|Stir of Echoes|
|Written by Bill Warren|
|Wednesday, 01 November 2006|
“Stir of Echoes” is another of the many Blu-Ray releases that make a critic want to throw up his hands in resignation. Why has someone gone to the time and expense of converting this film into high definition video? Very, very little is gained visually, although the DTS HD High Resolution ES Audio track is excellent. But that was due more to the production mixer than to the conversion of this film into video. There’s nothing particularly wrong with “Stir of Echoes,” and it’s a handsomely photographed film (DP: Fred Murphy). Care was taken with the Chicago neighborhood locations; it looks like a place real people live—because it is. But even the crispest, cleanest images here are still just shots of people in ordinary surroundings. Yes, you can make out the texture of the wallpaper, the grit on the cement sidewalks, the moistness of the soil that star Kevin Bacon turns over when he obsessively spades up his back yard. Was this a particularly good-selling DVD in standard format? If not, surely there must have been movies more worthy of this treatment than “Stir of Echoes.”
Not that it’s a bad movie. It’s based on a 1959 novel by the famed fantasy/horror writer Richard Matheson, though he called his book “A Stir of Echoes.” I wonder if removing that single letter A took a meeting among the producers of this film?
Tom Witzky (Bacon) is an ordinary guy; we know he is, because he tells us so, with regret, in the first few minutes of the film. He’s content in his marriage to Maggie (“Law & Order CI”’s Kathryn Erbe), and he’s deeply fond of his young son, Jake (Zachary David Cope)—who, like a boy in another 1999 movie, can hear dead people. (Writer-director Koepp was blindsided by “The Sixth Sense.” He certainly didn’t steal from a movie he hadn’t seen.)
Mainly, Jake hears someone named Samantha. He’s not afraid of her, and rarely mentions her directly to his parents, but she’s around quite a bit—and early in the film, we don’t see her, either. At a party, Tom defiantly tells Lisa (Illeana Douglas), Maggie’s sister, that she may have studied to be a hypnotist, but she can hypnotize him. She tries to, and then, imaginatively, instead of showing us what happens, Koepp cuts to Tom waking up afterward with all his friends and neighbors snickering at him.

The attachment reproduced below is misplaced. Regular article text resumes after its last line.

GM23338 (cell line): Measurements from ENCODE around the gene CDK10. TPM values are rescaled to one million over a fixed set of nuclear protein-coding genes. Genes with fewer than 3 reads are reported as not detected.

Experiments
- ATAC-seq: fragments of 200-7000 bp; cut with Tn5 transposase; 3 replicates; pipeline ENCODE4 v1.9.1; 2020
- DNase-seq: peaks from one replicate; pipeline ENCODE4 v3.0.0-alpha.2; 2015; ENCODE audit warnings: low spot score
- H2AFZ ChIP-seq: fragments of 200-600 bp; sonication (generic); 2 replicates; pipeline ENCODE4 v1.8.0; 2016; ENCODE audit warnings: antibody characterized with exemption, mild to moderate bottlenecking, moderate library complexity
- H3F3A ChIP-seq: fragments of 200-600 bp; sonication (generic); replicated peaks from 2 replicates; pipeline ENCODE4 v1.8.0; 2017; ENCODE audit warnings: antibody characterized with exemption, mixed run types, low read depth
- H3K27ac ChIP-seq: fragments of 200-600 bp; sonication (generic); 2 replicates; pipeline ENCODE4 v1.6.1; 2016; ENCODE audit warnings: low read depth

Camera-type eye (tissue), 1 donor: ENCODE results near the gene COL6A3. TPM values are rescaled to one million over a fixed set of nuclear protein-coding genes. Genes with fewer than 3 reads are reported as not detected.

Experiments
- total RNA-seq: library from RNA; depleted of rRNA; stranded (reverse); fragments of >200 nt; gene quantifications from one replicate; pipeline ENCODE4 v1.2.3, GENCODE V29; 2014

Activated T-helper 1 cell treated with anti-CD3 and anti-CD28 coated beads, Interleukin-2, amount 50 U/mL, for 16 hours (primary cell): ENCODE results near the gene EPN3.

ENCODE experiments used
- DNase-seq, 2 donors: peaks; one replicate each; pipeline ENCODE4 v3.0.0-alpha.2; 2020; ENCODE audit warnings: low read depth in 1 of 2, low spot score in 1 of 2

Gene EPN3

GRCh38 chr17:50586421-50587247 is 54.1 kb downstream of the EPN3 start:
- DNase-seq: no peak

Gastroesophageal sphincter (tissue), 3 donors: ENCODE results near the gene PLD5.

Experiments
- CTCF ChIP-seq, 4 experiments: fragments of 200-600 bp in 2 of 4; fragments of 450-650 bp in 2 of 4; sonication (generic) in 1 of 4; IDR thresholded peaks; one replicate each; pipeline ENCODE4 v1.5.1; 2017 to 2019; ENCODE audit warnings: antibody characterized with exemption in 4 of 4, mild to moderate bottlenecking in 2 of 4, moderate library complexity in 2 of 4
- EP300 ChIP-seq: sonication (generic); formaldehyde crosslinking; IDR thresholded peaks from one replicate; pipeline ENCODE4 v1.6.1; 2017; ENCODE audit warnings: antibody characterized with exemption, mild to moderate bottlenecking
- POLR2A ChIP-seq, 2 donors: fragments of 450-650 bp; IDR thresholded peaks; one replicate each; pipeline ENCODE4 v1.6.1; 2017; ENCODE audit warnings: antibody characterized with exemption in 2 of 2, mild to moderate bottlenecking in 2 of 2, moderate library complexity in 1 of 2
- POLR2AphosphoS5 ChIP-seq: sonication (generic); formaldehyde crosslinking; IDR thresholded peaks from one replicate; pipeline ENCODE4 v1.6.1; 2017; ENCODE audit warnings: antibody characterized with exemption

Then, one night in a rather hot sex scene, Tom begins having sudden visions. They don’t seem to make much sense—the front porch covered in snow, an image blurred as through a dirty window, hands, red lights—but they’re persistent and begin to chip away at his sanity. He assumes Lisa gave him a post-hypnotic suggestion, and asks her to remove it. She says all she had done was ask his hypnotized self to have an open mind….
Once open, it cannot be closed. Slowly, Tom becomes obsessed with odd details as the jolting visions continue. Debbie (Lisa Weil), a local girl, is hired to baby-sit Jake, but when he mentions Samantha, she flees with the boy. Tom and Maggie are sure she kidnapped him, but she actually took him to her own mother—for Samantha is the name of her slightly retarded sister, now missing for some time.
One day while Maggie and Jake are gone, Tom is surprised when heretofore friendly neighbor Frank (Kevin Dunn) walks in to say he’s got to kill Tom and Maggie, then sits on the front porch. Then he’s gone. Tom hastens to Frank’s house only to come in as Frank’s son Adam (Chalon Williams) shoots himself. But all this is not what it seems—it’s a hallucination that’s almost repeated in reality.